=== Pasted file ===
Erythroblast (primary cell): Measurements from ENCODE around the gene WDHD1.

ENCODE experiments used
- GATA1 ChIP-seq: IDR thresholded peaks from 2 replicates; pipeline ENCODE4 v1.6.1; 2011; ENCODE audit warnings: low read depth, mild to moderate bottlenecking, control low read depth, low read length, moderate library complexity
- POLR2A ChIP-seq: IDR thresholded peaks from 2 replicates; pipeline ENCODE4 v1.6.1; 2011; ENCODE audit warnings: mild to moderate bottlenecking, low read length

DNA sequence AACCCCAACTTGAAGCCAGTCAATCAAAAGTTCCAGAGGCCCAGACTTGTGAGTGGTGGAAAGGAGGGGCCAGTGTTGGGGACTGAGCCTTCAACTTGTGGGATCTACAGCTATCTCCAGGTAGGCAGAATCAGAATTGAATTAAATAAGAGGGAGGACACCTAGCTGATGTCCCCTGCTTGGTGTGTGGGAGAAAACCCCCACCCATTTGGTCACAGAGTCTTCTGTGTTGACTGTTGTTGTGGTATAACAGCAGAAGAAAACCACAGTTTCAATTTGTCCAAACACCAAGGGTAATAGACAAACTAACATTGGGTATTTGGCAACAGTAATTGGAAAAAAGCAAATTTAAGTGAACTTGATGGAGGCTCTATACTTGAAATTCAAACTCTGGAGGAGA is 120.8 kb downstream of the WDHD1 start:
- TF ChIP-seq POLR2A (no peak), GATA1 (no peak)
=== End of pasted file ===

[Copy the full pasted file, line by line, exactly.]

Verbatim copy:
Erythroblast (primary cell): Measurements from ENCODE around the gene WDHD1.

ENCODE experiments used
- GATA1 ChIP-seq: IDR thresholded peaks from 2 replicates; pipeline ENCODE4 v1.6.1; 2011; ENCODE audit warnings: low read depth, mild to moderate bottlenecking, control low read depth, low read length, moderate library complexity
- POLR2A ChIP-seq: IDR thresholded peaks from 2 replicates; pipeline ENCODE4 v1.6.1; 2011; ENCODE audit warnings: mild to moderate bottlenecking, low read length

DNA sequence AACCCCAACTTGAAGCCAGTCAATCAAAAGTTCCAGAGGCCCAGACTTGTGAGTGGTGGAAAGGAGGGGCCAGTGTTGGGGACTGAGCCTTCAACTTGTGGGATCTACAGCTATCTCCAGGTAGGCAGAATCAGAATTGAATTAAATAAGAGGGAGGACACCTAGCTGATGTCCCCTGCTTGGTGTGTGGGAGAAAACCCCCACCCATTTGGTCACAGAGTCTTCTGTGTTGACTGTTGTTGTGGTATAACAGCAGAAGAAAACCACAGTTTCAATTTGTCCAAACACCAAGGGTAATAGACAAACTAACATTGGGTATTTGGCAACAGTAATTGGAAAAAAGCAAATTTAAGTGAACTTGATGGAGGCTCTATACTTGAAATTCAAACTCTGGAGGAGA is 120.8 kb downstream of the WDHD1 start:
- TF ChIP-seq POLR2A (no peak), GATA1 (no peak)